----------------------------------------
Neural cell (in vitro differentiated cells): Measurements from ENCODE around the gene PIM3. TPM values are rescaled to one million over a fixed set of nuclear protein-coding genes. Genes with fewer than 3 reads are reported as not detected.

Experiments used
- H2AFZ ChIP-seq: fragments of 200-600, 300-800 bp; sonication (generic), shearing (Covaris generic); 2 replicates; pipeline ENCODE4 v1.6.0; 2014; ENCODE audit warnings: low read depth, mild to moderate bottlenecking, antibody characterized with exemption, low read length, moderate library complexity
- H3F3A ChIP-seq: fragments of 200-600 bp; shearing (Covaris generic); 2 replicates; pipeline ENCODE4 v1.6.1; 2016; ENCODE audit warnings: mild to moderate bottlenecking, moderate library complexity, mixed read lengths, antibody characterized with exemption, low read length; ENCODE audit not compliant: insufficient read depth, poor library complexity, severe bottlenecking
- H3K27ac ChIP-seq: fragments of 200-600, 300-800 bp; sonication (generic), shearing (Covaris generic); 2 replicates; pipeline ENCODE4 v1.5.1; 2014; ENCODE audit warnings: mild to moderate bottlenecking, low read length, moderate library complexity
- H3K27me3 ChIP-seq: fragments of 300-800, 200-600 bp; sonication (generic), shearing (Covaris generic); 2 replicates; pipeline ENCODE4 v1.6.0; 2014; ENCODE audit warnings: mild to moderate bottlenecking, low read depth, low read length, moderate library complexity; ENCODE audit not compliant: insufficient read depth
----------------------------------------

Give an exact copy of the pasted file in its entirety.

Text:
Neural cell (in vitro differentiated cells): Measurements from ENCODE around the gene PIM3. TPM values are rescaled to one million over a fixed set of nuclear protein-coding genes. Genes with fewer than 3 reads are reported as not detected.

Experiments used
- H2AFZ ChIP-seq: fragments of 200-600, 300-800 bp; sonication (generic), shearing (Covaris generic); 2 replicates; pipeline ENCODE4 v1.6.0; 2014; ENCODE audit warnings: low read depth, mild to moderate bottlenecking, antibody characterized with exemption, low read length, moderate library complexity
- H3F3A ChIP-seq: fragments of 200-600 bp; shearing (Covaris generic); 2 replicates; pipeline ENCODE4 v1.6.1; 2016; ENCODE audit warnings: mild to moderate bottlenecking, moderate library complexity, mixed read lengths, antibody characterized with exemption, low read length; ENCODE audit not compliant: insufficient read depth, poor library complexity, severe bottlenecking
- H3K27ac ChIP-seq: fragments of 200-600, 300-800 bp; sonication (generic), shearing (Covaris generic); 2 replicates; pipeline ENCODE4 v1.5.1; 2014; ENCODE audit warnings: mild to moderate bottlenecking, low read length, moderate library complexity
- H3K27me3 ChIP-seq: fragments of 300-800, 200-600 bp; sonication (generic), shearing (Covaris generic); 2 replicates; pipeline ENCODE4 v1.6.0; 2014; ENCODE audit warnings: mild to moderate bottlenecking, low read depth, low read length, moderate library complexity; ENCODE audit not compliant: insufficient read depth